SEC Publishes CDIs On Rules 147, 503, 504 and Reg A
The Securities and Exchange Commission’s Division of Corporate Finance (Corp Fin) recently published its interpretation of various rules under the Securities Act with new Compliance and Disclosure Interpretations (CDIs). The CDIs reflect updates for the amendments to Rule 147, as well as Rules 503 and 504 of Regulation D. There were also a few CDIs related to Regulation A.
In addition, some older CDIs were withdrawn in light of the repeal of Rule 505, and there were some non-substantive changes to Rule 147 and Regulation D (e.g., changes to correct outdated rule and statutory references). Below is a summary of the substantive changes.
Rule 147 — Intrastate offers and sales
When a family trust that is not deemed to be a separate legal entity has two trustees, and only one resides in a state where a Rule 147 offering is being made, the issuer may offer and sell securities to the trust in the Rule 147 offering as long as one of the trustees reside in the state of the offering.
Rules 503 and 503T– Filing of Notice of Sales
A Rule 506 offering will not lose “covered security” status if the issuer fails to file a Form D with the SEC. The types of securities that fall within the definition of a “covered security” under Section 18 are those with respect to transactions exempt from registration pursuant to rules or regulations issued under Section 4 (a)(2) of the Securities Act, including Rule 506(b). Also, Congress determined in the JOBS Act that Rule 506(c) would be treated as a regulation issued under Section 4(a)(2). Therefore, filing a Form D is not a condition that must be met to qualify for the Rule 506 exemption.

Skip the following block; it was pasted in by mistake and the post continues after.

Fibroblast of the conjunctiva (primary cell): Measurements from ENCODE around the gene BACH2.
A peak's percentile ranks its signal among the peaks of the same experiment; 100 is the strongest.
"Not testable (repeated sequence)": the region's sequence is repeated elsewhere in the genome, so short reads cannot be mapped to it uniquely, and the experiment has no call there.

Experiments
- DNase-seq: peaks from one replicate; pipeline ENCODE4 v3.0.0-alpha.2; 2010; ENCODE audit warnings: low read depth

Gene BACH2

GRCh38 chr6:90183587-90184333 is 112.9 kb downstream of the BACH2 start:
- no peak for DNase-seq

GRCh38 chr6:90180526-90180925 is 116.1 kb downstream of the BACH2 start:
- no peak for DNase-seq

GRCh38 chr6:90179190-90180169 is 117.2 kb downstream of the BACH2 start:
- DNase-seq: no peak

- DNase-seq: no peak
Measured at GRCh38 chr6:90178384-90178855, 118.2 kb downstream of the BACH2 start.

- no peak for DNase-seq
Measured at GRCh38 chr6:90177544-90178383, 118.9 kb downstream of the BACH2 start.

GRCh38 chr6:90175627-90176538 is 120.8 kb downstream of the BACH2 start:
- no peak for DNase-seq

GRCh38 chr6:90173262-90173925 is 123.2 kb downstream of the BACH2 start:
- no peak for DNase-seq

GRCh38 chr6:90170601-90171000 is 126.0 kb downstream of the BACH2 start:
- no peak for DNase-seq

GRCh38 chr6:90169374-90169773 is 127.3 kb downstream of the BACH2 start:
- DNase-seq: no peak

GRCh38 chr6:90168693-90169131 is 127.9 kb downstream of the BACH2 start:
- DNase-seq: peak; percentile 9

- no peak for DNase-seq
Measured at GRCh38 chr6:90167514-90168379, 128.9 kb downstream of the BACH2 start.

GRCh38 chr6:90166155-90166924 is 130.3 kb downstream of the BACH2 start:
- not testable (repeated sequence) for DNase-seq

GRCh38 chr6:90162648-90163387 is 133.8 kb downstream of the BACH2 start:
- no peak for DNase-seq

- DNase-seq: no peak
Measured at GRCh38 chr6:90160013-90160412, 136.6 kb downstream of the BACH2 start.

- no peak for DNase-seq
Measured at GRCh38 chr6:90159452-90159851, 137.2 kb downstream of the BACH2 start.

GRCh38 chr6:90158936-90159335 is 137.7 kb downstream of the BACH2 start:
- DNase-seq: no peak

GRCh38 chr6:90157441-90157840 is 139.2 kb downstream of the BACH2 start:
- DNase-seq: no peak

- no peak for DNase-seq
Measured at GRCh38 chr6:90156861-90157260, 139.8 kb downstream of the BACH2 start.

Rule 504 - Exemption for Limited Offerings and Sales of Securities Not Exceeding $5 million
Offerings under Rule 504 may be public or non-public depending on the provision of the rule that is relied upon. Private funds excluded from the definition of “investment company” by Section 3(c)(1) or 3(c)(7) of the Investment Company Act may rely on Rule 504 to make an exempt non-public offering. However, if a private fund makes a “public offering” of its securities, that fund can no longer rely on the exclusions under Section 3(c)(1) or (7) and would be required to be registered as an “investment company” under the Investment Company Act, unless another exclusion is available. As an investment company, the fund would be precluded from using the Rule 504 exemption.
The instruction to paragraph (b)(2) of Rule 504 contains an example of the calculation of the aggregate offering price. This was provided to demonstrate the operation of the limitation on the aggregate offering price, but does not contemplate integration of the offerings described.
Rule 504 is not available to an issuer that is subject to “bad actor” disqualification under Rule 506(d) on or after January 20, 2017. As such, issuers must determine if they are subject to bad actor disqualification any time they are offering or selling securities in reliance on Rule 504. See Rule 504(b)(3), Rule 506(d) and additional CDIs interpreting Rule 506(d).
CDIs in connection with Regulation A